Entertainment & Arts

David Bowie auction: First-known studio recording sells for nearly £40,000

David Bowie in 1963 Image copyright Getty Images
Image caption Bowie pictured on London's Kingly Street, off Carnaby Street in 1963

The first known studio recording of David Bowie has sold for nearly £40,000 - four times the estimate.

The 1963 demo tape, rejected by Decca, features a 16-year-old Bowie - then known as David Jones - singing I Never Dreamed with first band The Konrads.

The 18-minute recording was sold by the band's drummer David Hadfield, who had discovered it in an old bread basket in his loft.

Omega Auctions said it sold for a total of £39,360 after a "bidding frenzy".

They had estimated it would reach £10,000.

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Media captionA clip of a 1963 recording, thought to be the first, of a teenage David Bowie singing

Director of Omega Auctions Karen Fairweather said the recording was the last lot of the day, and it had already reached £11,000 in pre-bidding before the auction began.

The bidding was fierce between two overseas collectors, who did not attend in person, before the winning bid was made.

"There was certainly applause when the hammer went down," she said. "It's a fantastic piece of history."

Auctioneer Paul Fairweather described the tape - thought to be the only copy that exists - as a "significant recording, completely unique".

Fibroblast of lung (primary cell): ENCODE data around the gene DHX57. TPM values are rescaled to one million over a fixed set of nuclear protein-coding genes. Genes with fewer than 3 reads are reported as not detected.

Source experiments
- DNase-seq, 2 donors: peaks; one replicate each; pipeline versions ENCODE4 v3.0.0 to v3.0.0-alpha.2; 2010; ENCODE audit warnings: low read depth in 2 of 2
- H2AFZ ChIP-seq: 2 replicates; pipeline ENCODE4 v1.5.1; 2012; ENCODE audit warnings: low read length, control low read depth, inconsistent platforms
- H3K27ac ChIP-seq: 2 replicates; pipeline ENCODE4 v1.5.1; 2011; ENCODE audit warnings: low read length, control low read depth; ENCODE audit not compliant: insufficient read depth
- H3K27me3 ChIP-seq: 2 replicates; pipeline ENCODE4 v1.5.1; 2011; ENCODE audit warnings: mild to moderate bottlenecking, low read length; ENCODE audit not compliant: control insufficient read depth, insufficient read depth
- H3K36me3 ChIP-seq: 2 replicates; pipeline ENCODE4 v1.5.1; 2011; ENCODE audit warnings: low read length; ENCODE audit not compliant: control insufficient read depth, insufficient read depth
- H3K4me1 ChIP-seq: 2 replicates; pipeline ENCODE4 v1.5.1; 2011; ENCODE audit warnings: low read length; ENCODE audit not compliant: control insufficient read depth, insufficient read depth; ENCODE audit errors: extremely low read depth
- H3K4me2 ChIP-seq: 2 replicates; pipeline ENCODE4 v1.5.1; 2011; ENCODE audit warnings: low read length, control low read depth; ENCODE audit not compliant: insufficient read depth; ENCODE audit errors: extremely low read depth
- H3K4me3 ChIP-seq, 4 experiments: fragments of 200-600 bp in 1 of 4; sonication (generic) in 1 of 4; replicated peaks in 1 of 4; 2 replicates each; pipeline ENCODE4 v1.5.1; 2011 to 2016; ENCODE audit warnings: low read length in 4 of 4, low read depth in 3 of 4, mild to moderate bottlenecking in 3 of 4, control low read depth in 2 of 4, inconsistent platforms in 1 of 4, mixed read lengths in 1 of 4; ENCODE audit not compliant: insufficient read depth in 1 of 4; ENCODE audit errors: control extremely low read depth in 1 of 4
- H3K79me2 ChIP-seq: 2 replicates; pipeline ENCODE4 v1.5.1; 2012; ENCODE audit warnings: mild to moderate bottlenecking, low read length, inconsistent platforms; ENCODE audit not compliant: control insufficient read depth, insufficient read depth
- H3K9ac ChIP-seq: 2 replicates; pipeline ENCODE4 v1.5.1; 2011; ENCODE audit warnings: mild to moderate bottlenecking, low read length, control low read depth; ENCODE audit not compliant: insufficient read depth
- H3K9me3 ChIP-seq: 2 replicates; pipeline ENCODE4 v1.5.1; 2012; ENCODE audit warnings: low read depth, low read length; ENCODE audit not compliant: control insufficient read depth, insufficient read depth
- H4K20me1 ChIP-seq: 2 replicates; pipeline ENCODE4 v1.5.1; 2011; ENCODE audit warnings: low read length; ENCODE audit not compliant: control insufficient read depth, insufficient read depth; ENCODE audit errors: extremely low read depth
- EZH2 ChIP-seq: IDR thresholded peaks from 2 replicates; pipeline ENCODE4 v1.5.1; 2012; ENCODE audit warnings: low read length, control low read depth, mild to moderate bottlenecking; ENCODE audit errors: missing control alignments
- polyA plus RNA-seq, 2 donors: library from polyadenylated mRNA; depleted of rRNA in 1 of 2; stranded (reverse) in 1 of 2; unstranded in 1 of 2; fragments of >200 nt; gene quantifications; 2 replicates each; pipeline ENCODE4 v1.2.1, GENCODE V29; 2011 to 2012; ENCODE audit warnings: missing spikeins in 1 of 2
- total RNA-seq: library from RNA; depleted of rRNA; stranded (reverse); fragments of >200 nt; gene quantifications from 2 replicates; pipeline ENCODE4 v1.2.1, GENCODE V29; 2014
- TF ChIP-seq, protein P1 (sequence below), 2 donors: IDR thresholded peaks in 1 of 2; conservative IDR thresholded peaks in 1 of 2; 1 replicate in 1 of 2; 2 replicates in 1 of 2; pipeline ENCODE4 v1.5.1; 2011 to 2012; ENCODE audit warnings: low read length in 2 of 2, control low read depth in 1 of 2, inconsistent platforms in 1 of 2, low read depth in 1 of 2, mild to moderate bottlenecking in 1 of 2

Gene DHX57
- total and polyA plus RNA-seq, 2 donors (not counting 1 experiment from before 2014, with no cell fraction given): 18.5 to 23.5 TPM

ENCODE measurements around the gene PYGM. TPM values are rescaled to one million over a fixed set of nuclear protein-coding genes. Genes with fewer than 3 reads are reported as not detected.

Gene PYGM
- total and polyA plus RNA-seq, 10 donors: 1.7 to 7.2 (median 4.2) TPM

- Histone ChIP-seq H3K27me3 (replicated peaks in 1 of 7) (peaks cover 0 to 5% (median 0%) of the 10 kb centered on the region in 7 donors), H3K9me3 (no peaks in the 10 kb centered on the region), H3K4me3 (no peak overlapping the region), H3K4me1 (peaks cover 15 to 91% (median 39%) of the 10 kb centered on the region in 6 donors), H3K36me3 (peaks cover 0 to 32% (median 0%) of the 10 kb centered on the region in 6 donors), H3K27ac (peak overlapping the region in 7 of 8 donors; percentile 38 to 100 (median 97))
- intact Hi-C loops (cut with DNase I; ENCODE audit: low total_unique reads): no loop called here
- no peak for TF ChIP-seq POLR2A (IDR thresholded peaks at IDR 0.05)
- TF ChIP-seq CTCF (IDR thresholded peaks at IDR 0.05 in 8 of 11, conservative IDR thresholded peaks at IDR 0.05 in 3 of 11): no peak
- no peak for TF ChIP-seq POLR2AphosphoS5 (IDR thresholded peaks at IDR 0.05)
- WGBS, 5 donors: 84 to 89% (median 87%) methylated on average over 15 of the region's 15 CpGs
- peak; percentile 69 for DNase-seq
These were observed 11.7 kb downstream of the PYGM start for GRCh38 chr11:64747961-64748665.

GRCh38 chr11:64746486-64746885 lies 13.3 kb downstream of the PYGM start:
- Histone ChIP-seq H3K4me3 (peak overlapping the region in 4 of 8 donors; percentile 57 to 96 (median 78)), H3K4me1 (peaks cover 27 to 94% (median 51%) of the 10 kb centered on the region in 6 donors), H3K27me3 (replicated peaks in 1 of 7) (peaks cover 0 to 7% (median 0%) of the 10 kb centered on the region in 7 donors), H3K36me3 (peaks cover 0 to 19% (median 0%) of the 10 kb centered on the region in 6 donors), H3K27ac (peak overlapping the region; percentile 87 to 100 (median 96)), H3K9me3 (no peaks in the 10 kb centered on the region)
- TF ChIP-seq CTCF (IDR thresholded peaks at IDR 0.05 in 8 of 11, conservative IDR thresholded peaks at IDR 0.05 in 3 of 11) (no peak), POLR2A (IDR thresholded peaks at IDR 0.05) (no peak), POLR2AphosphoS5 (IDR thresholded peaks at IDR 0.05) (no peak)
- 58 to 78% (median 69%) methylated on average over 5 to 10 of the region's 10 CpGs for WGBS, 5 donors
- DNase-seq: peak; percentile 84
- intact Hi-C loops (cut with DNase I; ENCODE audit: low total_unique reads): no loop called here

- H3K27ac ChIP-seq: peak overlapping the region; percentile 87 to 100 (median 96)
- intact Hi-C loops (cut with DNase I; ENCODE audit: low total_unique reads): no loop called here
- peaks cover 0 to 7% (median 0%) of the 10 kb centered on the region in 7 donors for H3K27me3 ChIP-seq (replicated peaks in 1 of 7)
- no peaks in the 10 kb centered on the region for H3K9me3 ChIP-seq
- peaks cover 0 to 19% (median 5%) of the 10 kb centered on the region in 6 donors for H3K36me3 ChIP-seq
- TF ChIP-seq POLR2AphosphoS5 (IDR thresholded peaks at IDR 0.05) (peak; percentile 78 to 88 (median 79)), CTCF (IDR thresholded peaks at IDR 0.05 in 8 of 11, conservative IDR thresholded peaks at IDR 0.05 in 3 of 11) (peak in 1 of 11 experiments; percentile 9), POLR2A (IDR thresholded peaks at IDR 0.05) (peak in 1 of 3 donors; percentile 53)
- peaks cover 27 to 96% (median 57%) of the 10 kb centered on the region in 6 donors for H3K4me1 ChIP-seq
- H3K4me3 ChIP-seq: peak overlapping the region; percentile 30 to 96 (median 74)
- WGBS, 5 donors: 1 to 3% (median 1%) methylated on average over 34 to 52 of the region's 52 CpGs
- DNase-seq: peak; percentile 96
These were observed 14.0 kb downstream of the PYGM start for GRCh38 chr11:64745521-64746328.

He said it offers new insight into Bowie as a "fledgling musician who would go on to super-stardom."

Promotional sketches by Bowie from when he was in The Konrads, along with photographs and band documents, sold for £17,130 and an early 1963 poster of the band went for £6,600. All prices include buyers' premium.

Image copyright Mark Harward
Image caption This picture, showing Bowie performing on saxophone at a youth club at Biggin Hill in May 1963, is believed to be one of the first images of him on stage

Bowie was The Konrads' saxophonist but it was decided that he should sing lead vocals for the tape.

Hadfield said: "David had no inclination to become a singer at this point, his heart and mind were focused on becoming a world-class saxophone player.

"Our agent, Eric Easton, who also managed the Rolling Stones, asked us to do a demo so he could try and get us an audition at Decca.

"We had decided that we would do a couple of guitar instrumentals and one original song.

"Decca initially turned us down, but when they eventually gave us an audition later that year, vocalist Roger Ferris was the lead voice and David sang backing harmonies."

Bowie left the band shortly after the audition, which did not result in the band being signed.

Image copyright AFP/Getty
Image caption Bowie performing at a concert in Paris in 2002

He went on to become a solo artist six years later, having changed his surname to Bowie so he didn't get confused with The Monkees' Davy Jones, and gained worldwide success.

He died of cancer in January 2016, two days after his 69th birthday - and the release of his 25th studio album.

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